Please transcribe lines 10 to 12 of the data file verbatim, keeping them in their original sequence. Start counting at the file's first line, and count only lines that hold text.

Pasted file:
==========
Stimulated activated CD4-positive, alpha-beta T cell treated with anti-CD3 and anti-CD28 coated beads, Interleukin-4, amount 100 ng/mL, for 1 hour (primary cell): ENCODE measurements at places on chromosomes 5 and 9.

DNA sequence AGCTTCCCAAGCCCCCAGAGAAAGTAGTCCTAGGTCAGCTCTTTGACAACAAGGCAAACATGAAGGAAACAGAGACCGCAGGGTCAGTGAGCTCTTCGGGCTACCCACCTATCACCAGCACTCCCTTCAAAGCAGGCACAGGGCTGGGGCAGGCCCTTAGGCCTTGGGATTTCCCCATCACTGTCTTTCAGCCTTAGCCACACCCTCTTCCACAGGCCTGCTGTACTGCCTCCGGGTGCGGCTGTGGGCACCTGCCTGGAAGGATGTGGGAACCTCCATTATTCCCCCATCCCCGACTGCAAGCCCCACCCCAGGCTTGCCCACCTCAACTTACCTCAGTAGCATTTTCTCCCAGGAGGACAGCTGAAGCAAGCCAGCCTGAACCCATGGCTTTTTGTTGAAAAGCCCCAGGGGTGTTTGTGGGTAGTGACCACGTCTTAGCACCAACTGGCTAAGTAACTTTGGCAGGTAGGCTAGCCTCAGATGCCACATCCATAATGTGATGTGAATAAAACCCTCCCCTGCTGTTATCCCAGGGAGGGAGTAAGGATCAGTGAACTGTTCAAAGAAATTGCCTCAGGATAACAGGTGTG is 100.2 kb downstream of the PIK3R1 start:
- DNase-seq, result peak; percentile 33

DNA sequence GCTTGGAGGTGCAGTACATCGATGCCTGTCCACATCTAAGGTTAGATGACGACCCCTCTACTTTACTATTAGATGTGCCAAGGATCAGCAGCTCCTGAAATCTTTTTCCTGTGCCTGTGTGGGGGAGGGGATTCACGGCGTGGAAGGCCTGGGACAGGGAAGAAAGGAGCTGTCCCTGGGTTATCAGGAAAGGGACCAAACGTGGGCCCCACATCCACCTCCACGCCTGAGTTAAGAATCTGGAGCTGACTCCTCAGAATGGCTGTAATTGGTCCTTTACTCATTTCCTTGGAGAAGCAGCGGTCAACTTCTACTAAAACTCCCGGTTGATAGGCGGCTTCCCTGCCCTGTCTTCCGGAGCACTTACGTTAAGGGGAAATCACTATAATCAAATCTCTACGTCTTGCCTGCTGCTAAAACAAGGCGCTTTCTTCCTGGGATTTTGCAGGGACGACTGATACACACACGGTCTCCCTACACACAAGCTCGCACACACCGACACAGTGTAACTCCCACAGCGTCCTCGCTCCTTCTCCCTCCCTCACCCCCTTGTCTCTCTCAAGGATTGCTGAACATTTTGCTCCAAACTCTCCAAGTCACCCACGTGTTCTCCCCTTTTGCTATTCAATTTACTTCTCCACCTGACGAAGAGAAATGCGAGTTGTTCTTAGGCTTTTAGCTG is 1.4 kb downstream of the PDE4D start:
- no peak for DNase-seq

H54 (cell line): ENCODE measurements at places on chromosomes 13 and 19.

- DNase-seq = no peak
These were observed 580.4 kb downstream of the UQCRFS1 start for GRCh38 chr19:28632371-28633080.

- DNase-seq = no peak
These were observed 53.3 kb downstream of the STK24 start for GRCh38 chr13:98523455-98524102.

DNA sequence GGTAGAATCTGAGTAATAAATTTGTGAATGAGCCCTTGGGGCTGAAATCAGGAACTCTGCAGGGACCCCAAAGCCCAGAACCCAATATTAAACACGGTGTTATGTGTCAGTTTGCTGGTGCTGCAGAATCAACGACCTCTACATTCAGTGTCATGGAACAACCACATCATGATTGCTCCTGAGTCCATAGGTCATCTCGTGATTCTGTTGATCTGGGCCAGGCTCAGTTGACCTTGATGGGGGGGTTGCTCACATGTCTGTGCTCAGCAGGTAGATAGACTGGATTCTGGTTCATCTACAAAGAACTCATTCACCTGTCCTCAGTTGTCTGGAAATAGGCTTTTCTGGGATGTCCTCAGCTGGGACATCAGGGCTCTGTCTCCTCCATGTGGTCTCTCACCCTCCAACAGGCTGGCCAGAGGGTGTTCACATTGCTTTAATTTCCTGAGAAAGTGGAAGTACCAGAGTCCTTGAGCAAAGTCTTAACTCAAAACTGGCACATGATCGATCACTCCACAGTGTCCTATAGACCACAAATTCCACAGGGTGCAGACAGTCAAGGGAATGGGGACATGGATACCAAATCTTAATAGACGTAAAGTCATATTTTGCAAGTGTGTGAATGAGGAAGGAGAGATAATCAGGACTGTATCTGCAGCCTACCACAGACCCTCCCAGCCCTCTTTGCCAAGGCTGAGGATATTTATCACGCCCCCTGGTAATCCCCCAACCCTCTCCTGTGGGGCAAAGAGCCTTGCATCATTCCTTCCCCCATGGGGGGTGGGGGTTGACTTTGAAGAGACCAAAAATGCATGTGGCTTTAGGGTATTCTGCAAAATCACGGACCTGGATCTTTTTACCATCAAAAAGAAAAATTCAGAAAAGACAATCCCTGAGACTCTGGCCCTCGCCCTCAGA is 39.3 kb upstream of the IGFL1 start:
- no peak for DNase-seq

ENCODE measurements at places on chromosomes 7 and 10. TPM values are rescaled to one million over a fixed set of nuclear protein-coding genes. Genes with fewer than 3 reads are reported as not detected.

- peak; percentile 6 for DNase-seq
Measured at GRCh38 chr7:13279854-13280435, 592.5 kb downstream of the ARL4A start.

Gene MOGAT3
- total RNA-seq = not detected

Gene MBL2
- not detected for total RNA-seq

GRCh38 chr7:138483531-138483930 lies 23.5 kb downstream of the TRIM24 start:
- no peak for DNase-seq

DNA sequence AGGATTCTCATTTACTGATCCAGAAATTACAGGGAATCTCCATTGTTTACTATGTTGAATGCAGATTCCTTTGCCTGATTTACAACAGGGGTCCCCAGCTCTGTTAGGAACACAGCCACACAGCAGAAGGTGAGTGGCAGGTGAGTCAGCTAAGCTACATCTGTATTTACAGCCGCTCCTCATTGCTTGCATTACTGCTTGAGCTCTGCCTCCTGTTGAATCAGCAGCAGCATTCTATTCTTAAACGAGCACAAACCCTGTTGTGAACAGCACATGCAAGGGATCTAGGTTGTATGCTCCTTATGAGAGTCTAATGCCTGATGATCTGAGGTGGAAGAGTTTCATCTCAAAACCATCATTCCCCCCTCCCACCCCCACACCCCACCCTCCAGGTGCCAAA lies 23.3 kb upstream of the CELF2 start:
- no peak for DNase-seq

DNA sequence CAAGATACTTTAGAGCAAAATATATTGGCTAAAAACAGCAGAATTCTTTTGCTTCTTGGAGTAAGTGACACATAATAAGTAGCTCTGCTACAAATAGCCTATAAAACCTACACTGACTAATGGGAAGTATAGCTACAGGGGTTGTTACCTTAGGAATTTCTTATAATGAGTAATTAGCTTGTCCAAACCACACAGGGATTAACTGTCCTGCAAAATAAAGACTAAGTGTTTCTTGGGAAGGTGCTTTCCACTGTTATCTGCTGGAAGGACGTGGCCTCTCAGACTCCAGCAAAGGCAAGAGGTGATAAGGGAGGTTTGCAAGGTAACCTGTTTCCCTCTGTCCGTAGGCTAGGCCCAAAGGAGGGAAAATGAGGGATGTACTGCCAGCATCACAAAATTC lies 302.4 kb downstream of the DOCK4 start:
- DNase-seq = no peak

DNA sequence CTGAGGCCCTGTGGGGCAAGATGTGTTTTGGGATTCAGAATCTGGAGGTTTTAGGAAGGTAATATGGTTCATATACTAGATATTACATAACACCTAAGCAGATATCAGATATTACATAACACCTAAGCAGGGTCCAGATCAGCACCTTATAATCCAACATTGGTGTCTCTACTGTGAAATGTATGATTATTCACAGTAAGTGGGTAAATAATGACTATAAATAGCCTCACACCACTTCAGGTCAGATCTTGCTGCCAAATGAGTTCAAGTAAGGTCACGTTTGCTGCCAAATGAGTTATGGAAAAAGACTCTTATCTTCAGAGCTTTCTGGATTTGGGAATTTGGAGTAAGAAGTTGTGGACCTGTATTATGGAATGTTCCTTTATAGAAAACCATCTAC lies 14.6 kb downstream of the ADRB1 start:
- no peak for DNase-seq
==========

These were observed 53.3 kb downstream of the STK24 start for GRCh38 chr13:98523455-98524102.

DNA sequence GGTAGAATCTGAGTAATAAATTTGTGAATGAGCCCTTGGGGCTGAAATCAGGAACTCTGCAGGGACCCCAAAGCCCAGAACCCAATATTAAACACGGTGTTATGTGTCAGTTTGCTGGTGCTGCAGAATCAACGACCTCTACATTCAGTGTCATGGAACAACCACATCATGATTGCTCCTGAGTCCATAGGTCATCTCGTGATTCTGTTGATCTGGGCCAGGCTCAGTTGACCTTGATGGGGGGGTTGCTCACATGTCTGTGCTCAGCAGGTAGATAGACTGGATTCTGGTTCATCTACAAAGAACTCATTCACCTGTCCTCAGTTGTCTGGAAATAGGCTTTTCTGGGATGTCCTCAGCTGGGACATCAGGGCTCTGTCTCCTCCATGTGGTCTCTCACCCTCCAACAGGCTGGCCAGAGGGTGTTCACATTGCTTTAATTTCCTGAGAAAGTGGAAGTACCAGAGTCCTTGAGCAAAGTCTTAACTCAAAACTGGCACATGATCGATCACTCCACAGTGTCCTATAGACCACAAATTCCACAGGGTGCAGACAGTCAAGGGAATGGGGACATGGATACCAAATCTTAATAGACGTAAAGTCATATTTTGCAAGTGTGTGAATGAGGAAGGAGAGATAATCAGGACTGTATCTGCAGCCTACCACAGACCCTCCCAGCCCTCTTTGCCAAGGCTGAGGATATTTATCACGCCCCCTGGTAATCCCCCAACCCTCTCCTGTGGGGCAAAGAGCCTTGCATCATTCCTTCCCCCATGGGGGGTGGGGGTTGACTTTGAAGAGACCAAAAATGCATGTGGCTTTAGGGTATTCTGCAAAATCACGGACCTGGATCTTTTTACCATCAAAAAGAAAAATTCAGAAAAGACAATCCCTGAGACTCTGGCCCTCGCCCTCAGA is 39.3 kb upstream of the IGFL1 start:
- no peak for DNase-seq